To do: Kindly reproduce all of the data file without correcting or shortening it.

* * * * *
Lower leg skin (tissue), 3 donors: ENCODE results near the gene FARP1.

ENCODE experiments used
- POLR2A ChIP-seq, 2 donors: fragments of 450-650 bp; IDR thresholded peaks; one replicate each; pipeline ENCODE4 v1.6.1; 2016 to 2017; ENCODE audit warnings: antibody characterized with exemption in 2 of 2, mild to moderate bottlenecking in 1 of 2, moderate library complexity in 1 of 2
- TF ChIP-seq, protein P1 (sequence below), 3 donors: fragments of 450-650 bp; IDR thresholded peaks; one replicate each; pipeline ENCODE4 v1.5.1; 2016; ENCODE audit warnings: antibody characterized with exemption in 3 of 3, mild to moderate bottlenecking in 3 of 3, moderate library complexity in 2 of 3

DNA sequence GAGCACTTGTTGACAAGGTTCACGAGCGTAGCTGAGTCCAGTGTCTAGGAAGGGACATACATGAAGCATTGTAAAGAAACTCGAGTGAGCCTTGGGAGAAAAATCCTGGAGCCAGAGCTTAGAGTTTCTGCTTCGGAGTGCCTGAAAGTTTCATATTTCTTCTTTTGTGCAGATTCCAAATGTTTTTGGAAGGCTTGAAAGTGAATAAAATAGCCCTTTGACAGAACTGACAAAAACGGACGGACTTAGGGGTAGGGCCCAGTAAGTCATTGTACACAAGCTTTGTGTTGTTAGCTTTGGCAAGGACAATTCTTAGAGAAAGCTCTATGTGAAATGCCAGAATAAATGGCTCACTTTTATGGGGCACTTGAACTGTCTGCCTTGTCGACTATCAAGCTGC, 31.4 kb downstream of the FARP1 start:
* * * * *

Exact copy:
Lower leg skin (tissue), 3 donors: ENCODE results near the gene FARP1.

ENCODE experiments used
- POLR2A ChIP-seq, 2 donors: fragments of 450-650 bp; IDR thresholded peaks; one replicate each; pipeline ENCODE4 v1.6.1; 2016 to 2017; ENCODE audit warnings: antibody characterized with exemption in 2 of 2, mild to moderate bottlenecking in 1 of 2, moderate library complexity in 1 of 2
- TF ChIP-seq, protein P1 (sequence below), 3 donors: fragments of 450-650 bp; IDR thresholded peaks; one replicate each; pipeline ENCODE4 v1.5.1; 2016; ENCODE audit warnings: antibody characterized with exemption in 3 of 3, mild to moderate bottlenecking in 3 of 3, moderate library complexity in 2 of 3

DNA sequence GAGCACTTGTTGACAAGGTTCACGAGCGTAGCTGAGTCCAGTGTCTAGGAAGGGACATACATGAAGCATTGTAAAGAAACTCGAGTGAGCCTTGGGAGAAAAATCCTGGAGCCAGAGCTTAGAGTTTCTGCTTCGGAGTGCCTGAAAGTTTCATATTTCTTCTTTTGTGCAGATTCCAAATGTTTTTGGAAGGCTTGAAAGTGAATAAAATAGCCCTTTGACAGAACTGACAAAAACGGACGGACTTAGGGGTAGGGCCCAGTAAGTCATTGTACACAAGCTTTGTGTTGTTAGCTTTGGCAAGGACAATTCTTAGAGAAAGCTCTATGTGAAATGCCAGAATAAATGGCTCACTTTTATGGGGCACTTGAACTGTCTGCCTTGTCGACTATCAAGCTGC, 31.4 kb downstream of the FARP1 start: